Pharmacists can now vaccinate children 3-18 in all 50 states

The United States Department of Health and Human Services (HHS) released an amendment to the PREP Act that allows pharmacists to administer vaccines to children in all 50 states. This update to the PREP Act (Public Readiness and Emergency Preparedness Act) was a third amendment made on August 19, 2020. This authority has several requirements which must be met before vaccinations can be ordered and/or administered.

A newly expanded authority was granted this week to pharmacists* that allows them to order and administer vaccines to individuals ages three through 18 years. *This authority is given to State-licensed pharmacists as well as pharmacy interns acting under their supervision to administer vaccines, if the pharmacy intern is licensed or registered by his or her States board of pharmacy.

Per the amendment to the PREP Act, the vaccine must be approved or licensed by the Food and Drug Administration (FDA), and be ordered and administered according to the CDC’s Advisory Committee on Immunization Practices (ACIP) immunization schedules.

There’s a 20+ hour practical training program that needs to be done (via the ACPE), which includes hands-on technique practice, evaluations, and more. This is true of both the licensed pharmacist and the licensed or registered pharmacy intern. Both must have a current certificate in basic cardiopulmonary resuscitation.

During each State licensing period, the licensed pharmacist must complete “a minimum of two hours of ACPE-approved, immunization-related continuing pharmacy education.” The pharmacist must comply with record keeping and reporting requirements of their jurisdiction. The pharmacist “must inform his or her childhood-vaccination patients and the adult caregivers accompanying the children of the importance of a well-child visit with a pediatrician or other licensed primary care provider and refer patients as appropriate.”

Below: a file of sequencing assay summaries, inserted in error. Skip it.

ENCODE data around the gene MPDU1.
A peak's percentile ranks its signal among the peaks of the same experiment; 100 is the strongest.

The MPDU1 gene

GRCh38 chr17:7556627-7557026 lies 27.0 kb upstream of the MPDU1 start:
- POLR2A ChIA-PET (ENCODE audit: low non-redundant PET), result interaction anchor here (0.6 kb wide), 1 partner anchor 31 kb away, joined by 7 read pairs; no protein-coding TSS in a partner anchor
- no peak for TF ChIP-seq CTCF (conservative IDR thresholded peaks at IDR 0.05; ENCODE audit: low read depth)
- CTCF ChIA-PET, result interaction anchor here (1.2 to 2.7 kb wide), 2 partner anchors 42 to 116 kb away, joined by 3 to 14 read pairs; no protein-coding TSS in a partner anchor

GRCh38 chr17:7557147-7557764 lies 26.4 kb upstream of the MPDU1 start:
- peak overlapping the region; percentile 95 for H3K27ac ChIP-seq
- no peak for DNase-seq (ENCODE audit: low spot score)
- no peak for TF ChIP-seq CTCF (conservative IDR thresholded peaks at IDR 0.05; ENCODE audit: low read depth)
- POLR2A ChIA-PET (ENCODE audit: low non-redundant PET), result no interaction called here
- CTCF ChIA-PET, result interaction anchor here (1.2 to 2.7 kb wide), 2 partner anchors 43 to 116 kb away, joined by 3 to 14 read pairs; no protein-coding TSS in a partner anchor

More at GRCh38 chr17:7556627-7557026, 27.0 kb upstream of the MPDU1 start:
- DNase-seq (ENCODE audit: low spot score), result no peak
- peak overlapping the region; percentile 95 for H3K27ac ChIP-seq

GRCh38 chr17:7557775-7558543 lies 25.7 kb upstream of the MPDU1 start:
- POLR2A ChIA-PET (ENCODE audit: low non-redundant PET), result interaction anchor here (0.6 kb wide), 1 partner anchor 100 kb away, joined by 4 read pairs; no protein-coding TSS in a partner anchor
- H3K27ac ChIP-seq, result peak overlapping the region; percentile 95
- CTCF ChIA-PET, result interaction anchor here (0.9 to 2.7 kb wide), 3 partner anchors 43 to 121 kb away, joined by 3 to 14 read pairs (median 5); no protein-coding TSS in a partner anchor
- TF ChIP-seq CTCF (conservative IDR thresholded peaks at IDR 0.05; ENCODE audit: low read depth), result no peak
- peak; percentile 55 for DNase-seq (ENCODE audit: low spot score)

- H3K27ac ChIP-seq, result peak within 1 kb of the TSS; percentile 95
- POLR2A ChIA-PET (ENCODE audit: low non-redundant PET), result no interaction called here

This newly administered authorization to administer vaccinations to people between the ages 3 and 18 was given “to avoid preventable diseases in children, additional strains on the healthcare system, and any further increase in avoidable adverse health consequences.” The HSS made specific note that they’d like to avoid adverse health consequences “particularly if such complications coincide with an additional resurgence of COVID-19.

If you are a parent or a pharmacist, head over to the HSS announcement for this expansion of authorization for the administering of vaccinations in the USA to learn more.

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